Former Knox County Chancellor WILLIAM “BILL” PIERCE NEWKIRK, age 87, died May 14. Originally from Chicago, Newkirk began his legal studies at the University of Cincinnati but transferred to the University of Tennessee College of Law and graduated in 1957. He served in the U.S. Army from 1953 to 1955. Newkirk practiced law in Knoxville before being appointed to the Knox County Chancery Court in 1969. He later served as a specially appointed judge for the Tennessee Court of Appeals and as an administrative law judge for the U.S. Department of the Interior and the Social Security Administration. Memorial donations may be made to Remote Area Medical, 2200 Stock Creek Blvd, Rockford 37853. Reach the organization may be at 865-579-1530 or at www.ramusa.org.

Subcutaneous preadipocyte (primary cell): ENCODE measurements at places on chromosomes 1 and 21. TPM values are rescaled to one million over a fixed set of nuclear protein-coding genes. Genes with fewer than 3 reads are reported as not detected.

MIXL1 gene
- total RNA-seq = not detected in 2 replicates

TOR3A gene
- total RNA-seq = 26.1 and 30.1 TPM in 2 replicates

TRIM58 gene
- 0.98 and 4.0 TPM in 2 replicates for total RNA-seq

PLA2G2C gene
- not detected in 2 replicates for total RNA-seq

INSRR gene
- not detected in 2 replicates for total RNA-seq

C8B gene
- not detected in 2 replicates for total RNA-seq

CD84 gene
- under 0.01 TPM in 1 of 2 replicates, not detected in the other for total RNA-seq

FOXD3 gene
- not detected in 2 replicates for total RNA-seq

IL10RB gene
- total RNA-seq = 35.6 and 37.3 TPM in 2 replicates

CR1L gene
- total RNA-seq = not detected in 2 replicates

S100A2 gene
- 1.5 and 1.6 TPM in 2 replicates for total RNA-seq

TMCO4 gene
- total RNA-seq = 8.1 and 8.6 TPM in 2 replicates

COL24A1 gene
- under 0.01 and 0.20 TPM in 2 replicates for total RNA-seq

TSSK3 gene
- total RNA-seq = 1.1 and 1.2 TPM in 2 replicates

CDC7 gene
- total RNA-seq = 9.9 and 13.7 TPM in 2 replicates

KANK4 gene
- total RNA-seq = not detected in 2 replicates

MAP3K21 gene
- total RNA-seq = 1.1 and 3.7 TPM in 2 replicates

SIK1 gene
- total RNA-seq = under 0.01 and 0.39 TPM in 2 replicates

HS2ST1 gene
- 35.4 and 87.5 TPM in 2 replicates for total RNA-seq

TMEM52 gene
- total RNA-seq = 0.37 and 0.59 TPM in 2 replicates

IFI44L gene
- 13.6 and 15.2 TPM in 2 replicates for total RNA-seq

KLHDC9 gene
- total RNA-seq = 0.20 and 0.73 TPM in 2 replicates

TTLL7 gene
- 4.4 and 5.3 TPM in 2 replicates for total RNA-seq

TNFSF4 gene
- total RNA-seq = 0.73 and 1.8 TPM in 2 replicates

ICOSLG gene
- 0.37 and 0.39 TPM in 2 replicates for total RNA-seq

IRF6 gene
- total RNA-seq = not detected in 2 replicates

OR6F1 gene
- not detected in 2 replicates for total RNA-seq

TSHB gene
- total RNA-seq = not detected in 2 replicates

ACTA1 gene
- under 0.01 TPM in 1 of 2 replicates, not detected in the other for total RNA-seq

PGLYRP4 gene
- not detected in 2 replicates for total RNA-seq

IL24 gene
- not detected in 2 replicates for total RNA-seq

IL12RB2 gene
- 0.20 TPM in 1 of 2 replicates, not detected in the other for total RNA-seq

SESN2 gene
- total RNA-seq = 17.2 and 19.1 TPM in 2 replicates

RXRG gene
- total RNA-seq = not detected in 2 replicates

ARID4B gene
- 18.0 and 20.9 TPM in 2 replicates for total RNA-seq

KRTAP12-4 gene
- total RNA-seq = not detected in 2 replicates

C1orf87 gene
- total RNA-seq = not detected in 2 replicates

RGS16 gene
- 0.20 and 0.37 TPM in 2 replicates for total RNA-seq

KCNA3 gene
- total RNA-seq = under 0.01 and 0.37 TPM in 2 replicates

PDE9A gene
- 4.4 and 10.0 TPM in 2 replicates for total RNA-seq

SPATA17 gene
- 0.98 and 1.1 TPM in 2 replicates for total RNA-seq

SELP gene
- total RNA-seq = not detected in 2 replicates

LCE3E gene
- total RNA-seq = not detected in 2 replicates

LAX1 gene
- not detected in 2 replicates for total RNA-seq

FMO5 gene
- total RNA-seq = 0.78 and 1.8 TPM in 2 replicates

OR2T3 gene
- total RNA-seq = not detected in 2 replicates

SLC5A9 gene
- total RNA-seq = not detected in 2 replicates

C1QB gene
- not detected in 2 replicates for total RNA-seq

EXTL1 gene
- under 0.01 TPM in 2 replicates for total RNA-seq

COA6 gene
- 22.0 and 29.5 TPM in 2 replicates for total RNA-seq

Hartsville attorney BETTY LOU TAYLOR, died Aug. 28 at the age of 65. A 1985 graduate of the YMCA Law School (now Nashville School of Law) in Nashville, Taylor practiced in Hartsville with Donoho, Taylor & Taylor. Donations may be made to Haley’s Hearts Foundation or the Trousdale County Animal Shelter.

Chattanooga lawyer KYLE RICHARD WEEMS died June 27. He was 82. Following graduation from the University of Tennessee College of Law, Weems joined the U.S. Army as a 1st Lieutenant in the Judge Advocate General Corps. After leaving the service, he began his legal career with the law firm of Roberts, Weill & Ellis, which ultimately became Weill & Weems. He later branched out on his own with smaller firms and practiced with several different partners and associates over the years. Weems was a well-known bankruptcy attorney with a focus on Chapter 11 business reorganizations. He also served as a Chapter 7 trustee for more than 25 years. Memorial contributions may be made to the First Centenary United Methodist Church, 419 McCallie Ave., Chattanooga 37402, or to the Fairview Cumberland Presbyterian Church Building Fund, c/o Bennie Malone, 4040 Snapps Ferry Rd., Afton 37616.